9

Donald Knuth's 64-bit MMIX architecture includes several novel instructions that operate matrixwise on an 8x8 square matrix (MOR, MXOR).

(MMIX also has instructions like BDIF that operate vectorwise on 8x 8-bit integers, which is less novel; x86 does that just fine.)

Treating your 64-bit word as a square matrix is possible only when the word size is a perfect square.

Back in the day, there were computers with a 36-bit word length. That's famously enough to store 6x 6-bit (pre-ASCII) characters in a single word. Did any historical 36-bit computer ever offer operations that were best understood by reading machine words as 6x6 matrices?

How about any historical 16-bit computer?

Besides complicated instructions like MMIX's MOR and MXOR, the simplest example of a "matrix operation" in the sense I mean would be a unary TRANSPOSE operation:

TRANSPOSE(1001'1010'1010'1011) = 1111'0000'0111'1001
TRANSPOSE(1001'0010'1011'0100) = 1010'0001'0110'1010
  • Does MAC instruction count? These simplify matrix-matrix or matrix-vector multiplication. In general, the trade-off for having a very specific "6x6" etc. instruction against using general indexing or field extraction (which many machines did have) is just to bad. You want instructions you can use everywhere, not instructions with a single purpose. – dirkt Sep 27 at 4:00
  • And if you look at how e.g. the Cray-1 handles vector operations (which includes matrix operations): It does so by having complete vector unit with vector registers, which operating on floating point, because that's where you needed computing power. 6-bit integers are pretty worthless for the applications where you wanted to use a computer back then. – dirkt Sep 27 at 4:02
  • Some Crays also had a powerful BMM instruction for bit matrix multiplication. See: Yedidya Hilewitz, Cedric Lauradoux and Ruby B. Lee, "Bit Matrix Multiplication in Commodity Processors". In: 2008 International Conference on Application-Specific Systems, Architectures and Processors, Leuven, 2008, pp. 7-12 – njuffa Sep 27 at 6:25
  • I'm vaguely recalling that the IBM 7094 had some weird instructions that might have fit your criteria. – Hot Licks Sep 28 at 0:40
  • 1
    @njuffa: That's a very relevant paper indeed! Link: "Bit Matrix Multiplication in Commodity Processors" (Yedidya Hilewitz, Cédric Lauradoux, Ruby B. Lee; 2008) It sounds like the Cray X1 has a 64x64=4096-bit bmm instruction whose details I don't understand. The paper gives several possible applications of a hypothetical 8x8 BMM instruction, such as "reverse a string of two-bit symbols (e.g. ACGT)," LFSRs, and somehow the FFT. – Quuxplusone Sep 28 at 1:40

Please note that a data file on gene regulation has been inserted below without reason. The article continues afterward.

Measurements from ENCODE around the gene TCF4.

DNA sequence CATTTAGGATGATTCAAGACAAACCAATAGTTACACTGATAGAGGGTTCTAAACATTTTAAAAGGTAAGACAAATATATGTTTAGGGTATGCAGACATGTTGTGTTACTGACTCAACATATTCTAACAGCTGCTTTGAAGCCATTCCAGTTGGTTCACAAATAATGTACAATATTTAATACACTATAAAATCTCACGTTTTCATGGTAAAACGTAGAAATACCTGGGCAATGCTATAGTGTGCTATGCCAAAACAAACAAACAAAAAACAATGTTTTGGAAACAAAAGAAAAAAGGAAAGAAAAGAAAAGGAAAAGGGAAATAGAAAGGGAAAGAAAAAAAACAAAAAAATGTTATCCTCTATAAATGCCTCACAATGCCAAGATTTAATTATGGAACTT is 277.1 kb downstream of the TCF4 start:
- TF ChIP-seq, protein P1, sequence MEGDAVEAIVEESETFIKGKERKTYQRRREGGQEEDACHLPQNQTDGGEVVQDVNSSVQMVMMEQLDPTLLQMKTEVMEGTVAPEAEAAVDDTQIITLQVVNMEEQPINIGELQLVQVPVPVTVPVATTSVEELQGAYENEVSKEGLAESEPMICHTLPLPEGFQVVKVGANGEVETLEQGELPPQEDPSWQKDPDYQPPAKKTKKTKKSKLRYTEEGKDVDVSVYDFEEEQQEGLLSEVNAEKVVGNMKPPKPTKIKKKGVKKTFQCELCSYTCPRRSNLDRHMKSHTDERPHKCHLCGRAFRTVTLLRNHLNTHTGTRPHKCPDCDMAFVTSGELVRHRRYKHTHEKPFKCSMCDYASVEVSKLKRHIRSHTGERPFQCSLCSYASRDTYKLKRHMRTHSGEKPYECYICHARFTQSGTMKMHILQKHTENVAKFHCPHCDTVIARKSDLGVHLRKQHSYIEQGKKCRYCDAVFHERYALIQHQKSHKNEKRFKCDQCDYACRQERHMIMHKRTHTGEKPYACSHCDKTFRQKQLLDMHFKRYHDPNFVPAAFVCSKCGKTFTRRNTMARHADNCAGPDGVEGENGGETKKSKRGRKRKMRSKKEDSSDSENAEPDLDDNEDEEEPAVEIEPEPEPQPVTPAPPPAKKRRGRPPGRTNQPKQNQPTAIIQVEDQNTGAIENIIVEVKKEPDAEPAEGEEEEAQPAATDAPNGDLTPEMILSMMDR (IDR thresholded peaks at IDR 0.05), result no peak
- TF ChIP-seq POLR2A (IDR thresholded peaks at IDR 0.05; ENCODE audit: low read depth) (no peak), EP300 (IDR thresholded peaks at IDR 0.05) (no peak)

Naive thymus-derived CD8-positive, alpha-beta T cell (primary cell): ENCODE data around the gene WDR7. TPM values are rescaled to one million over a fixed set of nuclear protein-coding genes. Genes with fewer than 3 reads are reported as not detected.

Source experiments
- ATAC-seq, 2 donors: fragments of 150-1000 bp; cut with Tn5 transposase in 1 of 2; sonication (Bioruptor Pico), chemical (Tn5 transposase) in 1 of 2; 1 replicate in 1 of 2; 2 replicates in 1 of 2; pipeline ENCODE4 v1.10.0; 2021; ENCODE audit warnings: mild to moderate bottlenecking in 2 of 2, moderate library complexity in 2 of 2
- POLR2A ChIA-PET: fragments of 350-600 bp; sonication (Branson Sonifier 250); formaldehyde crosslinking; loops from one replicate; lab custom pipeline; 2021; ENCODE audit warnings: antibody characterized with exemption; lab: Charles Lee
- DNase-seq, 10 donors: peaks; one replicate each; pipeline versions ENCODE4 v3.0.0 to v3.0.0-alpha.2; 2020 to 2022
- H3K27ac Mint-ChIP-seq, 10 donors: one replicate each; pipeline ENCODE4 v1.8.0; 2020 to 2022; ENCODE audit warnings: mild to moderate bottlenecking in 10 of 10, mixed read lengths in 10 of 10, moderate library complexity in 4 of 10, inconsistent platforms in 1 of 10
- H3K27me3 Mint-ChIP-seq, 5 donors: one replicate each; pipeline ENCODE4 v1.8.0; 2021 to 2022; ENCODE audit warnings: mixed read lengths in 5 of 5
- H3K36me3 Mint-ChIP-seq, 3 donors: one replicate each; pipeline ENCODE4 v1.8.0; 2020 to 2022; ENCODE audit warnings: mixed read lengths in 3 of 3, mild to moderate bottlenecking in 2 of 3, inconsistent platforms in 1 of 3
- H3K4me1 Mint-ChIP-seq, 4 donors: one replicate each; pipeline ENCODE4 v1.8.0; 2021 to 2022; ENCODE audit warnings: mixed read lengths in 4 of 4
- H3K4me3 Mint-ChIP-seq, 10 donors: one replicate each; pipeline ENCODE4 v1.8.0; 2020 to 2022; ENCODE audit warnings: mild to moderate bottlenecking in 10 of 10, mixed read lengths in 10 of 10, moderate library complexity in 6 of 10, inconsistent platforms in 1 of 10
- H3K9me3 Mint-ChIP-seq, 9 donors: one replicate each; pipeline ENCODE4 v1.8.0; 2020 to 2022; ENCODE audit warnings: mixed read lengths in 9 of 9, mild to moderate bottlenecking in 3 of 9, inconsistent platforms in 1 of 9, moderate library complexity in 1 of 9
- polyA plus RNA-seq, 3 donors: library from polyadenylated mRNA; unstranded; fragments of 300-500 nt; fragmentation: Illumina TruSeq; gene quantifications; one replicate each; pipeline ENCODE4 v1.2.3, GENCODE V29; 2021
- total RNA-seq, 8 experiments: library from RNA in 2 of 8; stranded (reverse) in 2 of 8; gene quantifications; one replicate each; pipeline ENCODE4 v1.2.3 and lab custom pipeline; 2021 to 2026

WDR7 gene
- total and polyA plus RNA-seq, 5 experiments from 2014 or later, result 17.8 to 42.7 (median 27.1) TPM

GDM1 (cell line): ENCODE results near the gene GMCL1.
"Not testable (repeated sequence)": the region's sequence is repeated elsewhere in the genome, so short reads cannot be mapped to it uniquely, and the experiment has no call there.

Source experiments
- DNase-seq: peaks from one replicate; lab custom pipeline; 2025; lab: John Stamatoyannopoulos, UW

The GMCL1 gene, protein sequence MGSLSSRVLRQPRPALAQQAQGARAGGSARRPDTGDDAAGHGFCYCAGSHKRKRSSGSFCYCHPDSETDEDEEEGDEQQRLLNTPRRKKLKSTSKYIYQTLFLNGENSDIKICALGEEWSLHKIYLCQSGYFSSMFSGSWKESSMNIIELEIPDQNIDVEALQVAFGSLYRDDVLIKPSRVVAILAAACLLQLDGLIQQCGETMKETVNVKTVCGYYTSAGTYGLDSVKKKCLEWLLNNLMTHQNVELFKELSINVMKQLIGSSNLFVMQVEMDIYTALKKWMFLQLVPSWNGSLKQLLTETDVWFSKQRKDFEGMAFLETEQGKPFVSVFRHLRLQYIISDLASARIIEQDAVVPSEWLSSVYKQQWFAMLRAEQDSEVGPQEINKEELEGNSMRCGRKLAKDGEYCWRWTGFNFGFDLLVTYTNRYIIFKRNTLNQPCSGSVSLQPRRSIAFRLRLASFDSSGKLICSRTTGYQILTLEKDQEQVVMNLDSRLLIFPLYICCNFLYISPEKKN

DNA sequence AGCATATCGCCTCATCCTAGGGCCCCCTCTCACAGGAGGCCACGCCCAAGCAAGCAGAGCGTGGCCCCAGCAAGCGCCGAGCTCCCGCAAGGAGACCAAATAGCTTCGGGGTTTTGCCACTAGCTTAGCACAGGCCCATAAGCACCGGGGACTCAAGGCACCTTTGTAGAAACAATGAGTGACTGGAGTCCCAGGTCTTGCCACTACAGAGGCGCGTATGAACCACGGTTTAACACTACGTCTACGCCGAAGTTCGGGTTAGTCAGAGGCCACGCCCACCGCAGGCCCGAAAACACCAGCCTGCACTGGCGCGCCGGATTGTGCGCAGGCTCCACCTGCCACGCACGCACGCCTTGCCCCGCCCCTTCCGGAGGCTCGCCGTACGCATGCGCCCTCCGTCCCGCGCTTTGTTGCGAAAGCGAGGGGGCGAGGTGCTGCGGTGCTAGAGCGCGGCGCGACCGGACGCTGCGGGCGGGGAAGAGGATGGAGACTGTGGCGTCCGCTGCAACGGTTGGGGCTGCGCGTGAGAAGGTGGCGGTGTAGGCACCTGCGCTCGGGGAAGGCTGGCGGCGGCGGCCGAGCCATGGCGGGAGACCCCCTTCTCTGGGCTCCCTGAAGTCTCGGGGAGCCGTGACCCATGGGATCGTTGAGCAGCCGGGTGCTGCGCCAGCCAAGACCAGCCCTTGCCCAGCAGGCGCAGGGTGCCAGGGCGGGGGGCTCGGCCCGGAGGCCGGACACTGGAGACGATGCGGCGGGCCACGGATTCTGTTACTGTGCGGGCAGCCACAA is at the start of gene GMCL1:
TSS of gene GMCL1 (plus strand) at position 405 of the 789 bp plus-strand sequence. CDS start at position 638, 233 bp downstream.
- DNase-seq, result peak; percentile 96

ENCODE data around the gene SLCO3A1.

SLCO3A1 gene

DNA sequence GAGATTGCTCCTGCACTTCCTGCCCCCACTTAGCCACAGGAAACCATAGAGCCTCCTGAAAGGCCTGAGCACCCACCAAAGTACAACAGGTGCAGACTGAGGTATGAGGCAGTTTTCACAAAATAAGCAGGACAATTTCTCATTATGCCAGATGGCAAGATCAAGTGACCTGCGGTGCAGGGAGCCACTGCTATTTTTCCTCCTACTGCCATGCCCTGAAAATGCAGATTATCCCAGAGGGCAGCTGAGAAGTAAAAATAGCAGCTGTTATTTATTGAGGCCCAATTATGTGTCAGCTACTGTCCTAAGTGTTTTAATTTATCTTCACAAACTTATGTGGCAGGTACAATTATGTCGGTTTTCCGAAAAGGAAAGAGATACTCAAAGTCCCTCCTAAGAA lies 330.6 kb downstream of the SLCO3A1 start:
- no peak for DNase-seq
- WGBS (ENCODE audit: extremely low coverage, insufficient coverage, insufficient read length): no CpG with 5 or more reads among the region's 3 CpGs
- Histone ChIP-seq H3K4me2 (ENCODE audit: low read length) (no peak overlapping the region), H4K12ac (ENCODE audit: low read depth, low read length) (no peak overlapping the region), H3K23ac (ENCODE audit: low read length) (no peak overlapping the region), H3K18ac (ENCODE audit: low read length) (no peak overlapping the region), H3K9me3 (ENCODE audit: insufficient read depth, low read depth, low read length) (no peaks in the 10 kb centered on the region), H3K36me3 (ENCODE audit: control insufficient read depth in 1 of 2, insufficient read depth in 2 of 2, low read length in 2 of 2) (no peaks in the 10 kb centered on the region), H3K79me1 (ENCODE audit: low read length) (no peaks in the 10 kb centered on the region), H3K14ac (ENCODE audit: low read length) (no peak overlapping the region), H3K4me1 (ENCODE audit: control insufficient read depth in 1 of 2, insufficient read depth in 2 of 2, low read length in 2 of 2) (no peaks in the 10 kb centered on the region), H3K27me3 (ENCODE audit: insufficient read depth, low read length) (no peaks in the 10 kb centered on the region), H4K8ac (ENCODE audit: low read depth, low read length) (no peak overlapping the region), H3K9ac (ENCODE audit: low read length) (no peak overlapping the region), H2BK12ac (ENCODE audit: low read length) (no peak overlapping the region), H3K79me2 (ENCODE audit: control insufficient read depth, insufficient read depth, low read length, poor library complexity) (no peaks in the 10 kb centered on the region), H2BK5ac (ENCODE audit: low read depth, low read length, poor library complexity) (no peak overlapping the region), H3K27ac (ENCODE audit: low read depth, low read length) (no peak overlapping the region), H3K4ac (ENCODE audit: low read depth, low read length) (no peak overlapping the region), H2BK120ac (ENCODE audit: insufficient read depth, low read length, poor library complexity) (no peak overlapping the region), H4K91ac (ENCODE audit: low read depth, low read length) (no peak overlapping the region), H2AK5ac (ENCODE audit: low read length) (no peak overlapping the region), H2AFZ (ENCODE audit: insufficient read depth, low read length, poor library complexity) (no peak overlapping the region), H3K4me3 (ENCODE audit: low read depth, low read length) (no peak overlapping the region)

6

I don't know if it counts as a 16-bit historical computer, but there were a number of 80287 clones. One of them, from IIT, added a F4x4 instruction that operated on the entire FP stack to perform matrix operations (the IIT chip had not one, but four stacks of eight FPU registers each).

A friend of mine had one of these coprocessors back in the day, and it came with a demo program showing a speed test of this F4x4 instruction. The leafsheet that served as fitting and user guide also mentioned this feature.

The only information I have found so far is from the COPRO16A.TXT file, by Norbert Juffa. Excerpts from that document include:

The IIT 2C87 provides extra functions not available on any other 287 chip [38]. It has 24 user-accessible floating-point registers organized into three register banks. Additional instructions (FSBP0, FSBP1, FSBP2) allow switching from one bank to another. (Transfers between registers in different banks are not supported, however, so this feature by itself is of limited usefulness. Also, there seems to be only one status register (containing the stack top pointer), so it has to be manually loaded and stored when switching between banks with a different number of registers in use [40]). The register bank's main purpose is to aid the fourth additional instruction the 2C87 has (F4X4), which does a full multiply of a 4x4 matrix by a 4x1 vector, an operation common in 3D- graphics applications [39]. The built-in matrix multiply speeds this operation up by a factor of 6 to 8 when compared to a programmed solution according to the manufacturer [38]. Tests show the speed-up to be indeed in this range [40]. For the 3C87, I measured the execution time of F4X4 to be about 280 clock cycles; the execution time on the 2C87 should be somewhat larger - I estimate it to be around 310 clock cycles due to the higher CPU-NDP communication overhead in instruction execution in 286/287 systems (~45-50 clock cycles) compared with 386/387 systems (~16-20 clock cycles). As desirable as the F4X4 instruction may seem, however, there are very few applications that make use of it when an IIT coprocessor is detected at run time (among them Schroff Development's Silver Screen and Evolution Computing's Fast-CAD 3-D [25]).

And a routine showing how to use the F4x4 instruction: